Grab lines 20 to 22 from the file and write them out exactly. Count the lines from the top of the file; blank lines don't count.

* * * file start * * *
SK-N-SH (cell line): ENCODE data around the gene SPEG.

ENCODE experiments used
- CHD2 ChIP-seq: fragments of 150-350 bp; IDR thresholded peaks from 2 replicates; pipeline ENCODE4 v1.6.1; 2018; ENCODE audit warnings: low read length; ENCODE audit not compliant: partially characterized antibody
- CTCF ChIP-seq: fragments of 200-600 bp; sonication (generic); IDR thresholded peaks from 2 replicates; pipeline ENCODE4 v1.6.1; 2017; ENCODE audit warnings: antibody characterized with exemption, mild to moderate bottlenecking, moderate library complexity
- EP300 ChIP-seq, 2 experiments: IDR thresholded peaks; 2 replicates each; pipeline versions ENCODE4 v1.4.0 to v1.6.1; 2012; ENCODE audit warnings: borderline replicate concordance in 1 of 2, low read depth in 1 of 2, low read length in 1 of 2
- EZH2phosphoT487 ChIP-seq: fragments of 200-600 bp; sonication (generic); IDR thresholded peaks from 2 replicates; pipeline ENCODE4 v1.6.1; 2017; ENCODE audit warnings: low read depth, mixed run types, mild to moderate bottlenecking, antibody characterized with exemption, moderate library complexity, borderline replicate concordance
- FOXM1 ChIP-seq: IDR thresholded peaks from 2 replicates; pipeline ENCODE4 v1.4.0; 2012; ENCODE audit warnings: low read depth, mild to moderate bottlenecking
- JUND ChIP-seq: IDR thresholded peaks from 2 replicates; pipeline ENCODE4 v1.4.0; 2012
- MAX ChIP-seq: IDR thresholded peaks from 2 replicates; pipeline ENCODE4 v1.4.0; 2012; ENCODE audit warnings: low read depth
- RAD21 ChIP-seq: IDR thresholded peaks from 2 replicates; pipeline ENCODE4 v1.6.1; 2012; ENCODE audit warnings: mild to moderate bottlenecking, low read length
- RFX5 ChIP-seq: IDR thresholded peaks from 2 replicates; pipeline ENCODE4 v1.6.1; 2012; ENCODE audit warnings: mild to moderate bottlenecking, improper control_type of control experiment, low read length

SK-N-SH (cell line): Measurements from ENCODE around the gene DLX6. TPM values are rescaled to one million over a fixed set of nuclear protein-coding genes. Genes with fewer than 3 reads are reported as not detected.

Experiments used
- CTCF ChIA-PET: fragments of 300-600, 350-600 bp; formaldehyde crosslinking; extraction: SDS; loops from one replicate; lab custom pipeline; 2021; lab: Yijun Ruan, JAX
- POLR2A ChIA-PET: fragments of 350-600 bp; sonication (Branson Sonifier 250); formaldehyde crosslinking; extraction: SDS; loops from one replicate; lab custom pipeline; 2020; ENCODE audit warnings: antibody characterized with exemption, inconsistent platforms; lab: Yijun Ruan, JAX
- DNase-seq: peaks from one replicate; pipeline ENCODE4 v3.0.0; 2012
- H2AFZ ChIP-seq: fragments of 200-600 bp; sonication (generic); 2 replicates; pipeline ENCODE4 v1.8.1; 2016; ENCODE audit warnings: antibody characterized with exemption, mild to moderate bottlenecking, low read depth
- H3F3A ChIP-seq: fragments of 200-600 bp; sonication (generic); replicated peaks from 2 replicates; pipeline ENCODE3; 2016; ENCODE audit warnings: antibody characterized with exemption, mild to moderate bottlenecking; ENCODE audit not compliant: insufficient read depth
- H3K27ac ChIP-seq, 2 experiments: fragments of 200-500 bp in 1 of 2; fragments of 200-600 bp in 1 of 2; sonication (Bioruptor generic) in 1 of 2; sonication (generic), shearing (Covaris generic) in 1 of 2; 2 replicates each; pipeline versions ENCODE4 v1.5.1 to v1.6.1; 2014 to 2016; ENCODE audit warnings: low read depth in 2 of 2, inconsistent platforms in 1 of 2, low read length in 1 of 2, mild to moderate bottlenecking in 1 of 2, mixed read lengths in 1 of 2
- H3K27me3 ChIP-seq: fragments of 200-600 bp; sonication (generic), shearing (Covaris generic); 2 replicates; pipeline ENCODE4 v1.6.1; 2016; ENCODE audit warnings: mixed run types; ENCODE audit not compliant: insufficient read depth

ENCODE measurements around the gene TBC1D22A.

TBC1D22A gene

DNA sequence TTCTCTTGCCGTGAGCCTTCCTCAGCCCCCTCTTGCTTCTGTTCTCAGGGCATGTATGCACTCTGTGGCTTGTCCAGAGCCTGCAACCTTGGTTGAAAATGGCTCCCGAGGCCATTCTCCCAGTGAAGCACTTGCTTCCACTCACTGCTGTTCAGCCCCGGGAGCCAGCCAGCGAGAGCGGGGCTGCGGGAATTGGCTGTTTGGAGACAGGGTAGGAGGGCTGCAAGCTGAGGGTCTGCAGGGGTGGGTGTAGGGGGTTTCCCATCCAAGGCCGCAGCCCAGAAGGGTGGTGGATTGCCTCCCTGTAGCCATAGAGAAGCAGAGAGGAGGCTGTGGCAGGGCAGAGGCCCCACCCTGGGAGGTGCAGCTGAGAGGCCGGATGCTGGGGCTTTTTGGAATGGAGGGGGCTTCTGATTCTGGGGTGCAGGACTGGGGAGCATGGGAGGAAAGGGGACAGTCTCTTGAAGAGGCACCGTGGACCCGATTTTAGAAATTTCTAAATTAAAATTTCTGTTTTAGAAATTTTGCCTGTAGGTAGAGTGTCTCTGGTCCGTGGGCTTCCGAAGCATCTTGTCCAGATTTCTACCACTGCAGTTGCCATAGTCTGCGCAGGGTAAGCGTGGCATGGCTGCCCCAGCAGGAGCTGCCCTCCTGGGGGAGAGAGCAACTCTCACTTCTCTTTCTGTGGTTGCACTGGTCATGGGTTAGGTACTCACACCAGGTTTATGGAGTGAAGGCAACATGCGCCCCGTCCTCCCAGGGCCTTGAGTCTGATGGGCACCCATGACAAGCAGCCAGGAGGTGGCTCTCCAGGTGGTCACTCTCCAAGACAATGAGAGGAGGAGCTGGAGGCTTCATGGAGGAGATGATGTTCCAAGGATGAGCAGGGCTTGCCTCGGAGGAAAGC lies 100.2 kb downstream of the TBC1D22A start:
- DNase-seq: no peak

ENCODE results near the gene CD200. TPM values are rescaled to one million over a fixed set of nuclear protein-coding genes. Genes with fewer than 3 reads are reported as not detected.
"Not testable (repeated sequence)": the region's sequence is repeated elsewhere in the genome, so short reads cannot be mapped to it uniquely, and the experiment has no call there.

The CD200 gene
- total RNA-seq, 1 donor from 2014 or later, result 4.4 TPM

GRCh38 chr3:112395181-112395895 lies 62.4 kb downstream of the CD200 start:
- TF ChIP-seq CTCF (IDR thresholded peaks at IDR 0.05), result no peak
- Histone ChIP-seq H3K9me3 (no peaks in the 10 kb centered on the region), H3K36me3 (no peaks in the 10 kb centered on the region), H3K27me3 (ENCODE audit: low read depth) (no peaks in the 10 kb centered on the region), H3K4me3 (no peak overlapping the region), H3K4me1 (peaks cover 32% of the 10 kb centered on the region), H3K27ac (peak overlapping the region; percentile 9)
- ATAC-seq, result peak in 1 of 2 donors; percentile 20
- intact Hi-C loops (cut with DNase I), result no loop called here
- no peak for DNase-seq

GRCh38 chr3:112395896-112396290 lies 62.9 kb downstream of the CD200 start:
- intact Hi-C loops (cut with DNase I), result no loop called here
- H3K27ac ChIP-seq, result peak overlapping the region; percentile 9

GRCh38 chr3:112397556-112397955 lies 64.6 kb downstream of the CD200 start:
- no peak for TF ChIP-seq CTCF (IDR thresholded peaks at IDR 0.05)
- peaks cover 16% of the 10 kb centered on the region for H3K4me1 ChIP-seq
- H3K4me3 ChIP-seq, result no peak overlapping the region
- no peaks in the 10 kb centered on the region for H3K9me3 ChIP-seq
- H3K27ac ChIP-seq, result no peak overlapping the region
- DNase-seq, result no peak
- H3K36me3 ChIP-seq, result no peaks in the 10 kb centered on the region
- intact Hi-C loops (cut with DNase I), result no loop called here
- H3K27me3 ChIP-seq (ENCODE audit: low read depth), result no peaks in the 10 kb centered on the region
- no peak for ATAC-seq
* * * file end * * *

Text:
- H3K27me3 ChIP-seq: fragments of 200-600 bp; sonication (generic), shearing (Covaris generic); 2 replicates; pipeline ENCODE4 v1.6.1; 2016; ENCODE audit warnings: mixed run types; ENCODE audit not compliant: insufficient read depth

ENCODE measurements around the gene TBC1D22A.

TBC1D22A gene